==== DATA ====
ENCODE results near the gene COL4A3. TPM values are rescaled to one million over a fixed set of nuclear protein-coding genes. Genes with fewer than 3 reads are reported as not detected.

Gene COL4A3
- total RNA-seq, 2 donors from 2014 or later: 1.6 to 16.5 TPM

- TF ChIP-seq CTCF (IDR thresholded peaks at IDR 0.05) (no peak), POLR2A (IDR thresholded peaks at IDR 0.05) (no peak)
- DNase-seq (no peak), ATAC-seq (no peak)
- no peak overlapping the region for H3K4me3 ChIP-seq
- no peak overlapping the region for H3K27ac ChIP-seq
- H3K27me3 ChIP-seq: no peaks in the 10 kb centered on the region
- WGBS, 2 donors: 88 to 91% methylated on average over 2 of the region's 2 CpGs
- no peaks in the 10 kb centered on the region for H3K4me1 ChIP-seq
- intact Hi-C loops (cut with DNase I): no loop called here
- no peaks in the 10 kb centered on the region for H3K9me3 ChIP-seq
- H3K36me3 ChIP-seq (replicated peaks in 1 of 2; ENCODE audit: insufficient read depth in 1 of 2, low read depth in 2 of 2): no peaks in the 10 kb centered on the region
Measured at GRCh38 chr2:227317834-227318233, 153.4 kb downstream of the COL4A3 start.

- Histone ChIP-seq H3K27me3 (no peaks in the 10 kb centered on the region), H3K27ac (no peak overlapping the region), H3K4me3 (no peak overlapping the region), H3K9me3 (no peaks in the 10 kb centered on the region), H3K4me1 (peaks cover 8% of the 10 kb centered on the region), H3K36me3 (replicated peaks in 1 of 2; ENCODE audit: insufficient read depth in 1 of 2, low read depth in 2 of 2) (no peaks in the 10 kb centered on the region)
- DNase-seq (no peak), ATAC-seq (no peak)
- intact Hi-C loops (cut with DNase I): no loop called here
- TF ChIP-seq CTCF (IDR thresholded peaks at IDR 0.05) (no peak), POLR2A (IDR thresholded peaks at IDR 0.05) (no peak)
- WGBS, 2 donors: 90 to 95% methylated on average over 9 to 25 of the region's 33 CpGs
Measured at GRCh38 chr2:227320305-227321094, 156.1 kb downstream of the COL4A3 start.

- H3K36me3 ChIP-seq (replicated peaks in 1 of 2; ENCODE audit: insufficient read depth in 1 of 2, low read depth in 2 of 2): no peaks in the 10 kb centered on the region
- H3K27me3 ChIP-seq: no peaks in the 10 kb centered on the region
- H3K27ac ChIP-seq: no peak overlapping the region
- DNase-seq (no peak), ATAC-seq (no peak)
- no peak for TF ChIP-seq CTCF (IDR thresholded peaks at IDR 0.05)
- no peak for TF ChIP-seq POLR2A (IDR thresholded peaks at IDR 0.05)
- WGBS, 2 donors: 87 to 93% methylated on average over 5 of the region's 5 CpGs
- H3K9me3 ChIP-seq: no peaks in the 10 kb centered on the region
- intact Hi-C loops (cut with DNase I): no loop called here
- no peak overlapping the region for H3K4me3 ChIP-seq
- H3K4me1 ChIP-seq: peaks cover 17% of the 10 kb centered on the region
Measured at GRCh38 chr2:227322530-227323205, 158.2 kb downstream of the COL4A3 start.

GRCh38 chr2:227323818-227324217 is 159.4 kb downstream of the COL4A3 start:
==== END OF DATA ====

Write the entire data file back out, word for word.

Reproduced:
ENCODE results near the gene COL4A3. TPM values are rescaled to one million over a fixed set of nuclear protein-coding genes. Genes with fewer than 3 reads are reported as not detected.

Gene COL4A3
- total RNA-seq, 2 donors from 2014 or later: 1.6 to 16.5 TPM

- TF ChIP-seq CTCF (IDR thresholded peaks at IDR 0.05) (no peak), POLR2A (IDR thresholded peaks at IDR 0.05) (no peak)
- DNase-seq (no peak), ATAC-seq (no peak)
- no peak overlapping the region for H3K4me3 ChIP-seq
- no peak overlapping the region for H3K27ac ChIP-seq
- H3K27me3 ChIP-seq: no peaks in the 10 kb centered on the region
- WGBS, 2 donors: 88 to 91% methylated on average over 2 of the region's 2 CpGs
- no peaks in the 10 kb centered on the region for H3K4me1 ChIP-seq
- intact Hi-C loops (cut with DNase I): no loop called here
- no peaks in the 10 kb centered on the region for H3K9me3 ChIP-seq
- H3K36me3 ChIP-seq (replicated peaks in 1 of 2; ENCODE audit: insufficient read depth in 1 of 2, low read depth in 2 of 2): no peaks in the 10 kb centered on the region
Measured at GRCh38 chr2:227317834-227318233, 153.4 kb downstream of the COL4A3 start.

- Histone ChIP-seq H3K27me3 (no peaks in the 10 kb centered on the region), H3K27ac (no peak overlapping the region), H3K4me3 (no peak overlapping the region), H3K9me3 (no peaks in the 10 kb centered on the region), H3K4me1 (peaks cover 8% of the 10 kb centered on the region), H3K36me3 (replicated peaks in 1 of 2; ENCODE audit: insufficient read depth in 1 of 2, low read depth in 2 of 2) (no peaks in the 10 kb centered on the region)
- DNase-seq (no peak), ATAC-seq (no peak)
- intact Hi-C loops (cut with DNase I): no loop called here
- TF ChIP-seq CTCF (IDR thresholded peaks at IDR 0.05) (no peak), POLR2A (IDR thresholded peaks at IDR 0.05) (no peak)
- WGBS, 2 donors: 90 to 95% methylated on average over 9 to 25 of the region's 33 CpGs
Measured at GRCh38 chr2:227320305-227321094, 156.1 kb downstream of the COL4A3 start.

- H3K36me3 ChIP-seq (replicated peaks in 1 of 2; ENCODE audit: insufficient read depth in 1 of 2, low read depth in 2 of 2): no peaks in the 10 kb centered on the region
- H3K27me3 ChIP-seq: no peaks in the 10 kb centered on the region
- H3K27ac ChIP-seq: no peak overlapping the region
- DNase-seq (no peak), ATAC-seq (no peak)
- no peak for TF ChIP-seq CTCF (IDR thresholded peaks at IDR 0.05)
- no peak for TF ChIP-seq POLR2A (IDR thresholded peaks at IDR 0.05)
- WGBS, 2 donors: 87 to 93% methylated on average over 5 of the region's 5 CpGs
- H3K9me3 ChIP-seq: no peaks in the 10 kb centered on the region
- intact Hi-C loops (cut with DNase I): no loop called here
- no peak overlapping the region for H3K4me3 ChIP-seq
- H3K4me1 ChIP-seq: peaks cover 17% of the 10 kb centered on the region
Measured at GRCh38 chr2:227322530-227323205, 158.2 kb downstream of the COL4A3 start.

GRCh38 chr2:227323818-227324217 is 159.4 kb downstream of the COL4A3 start: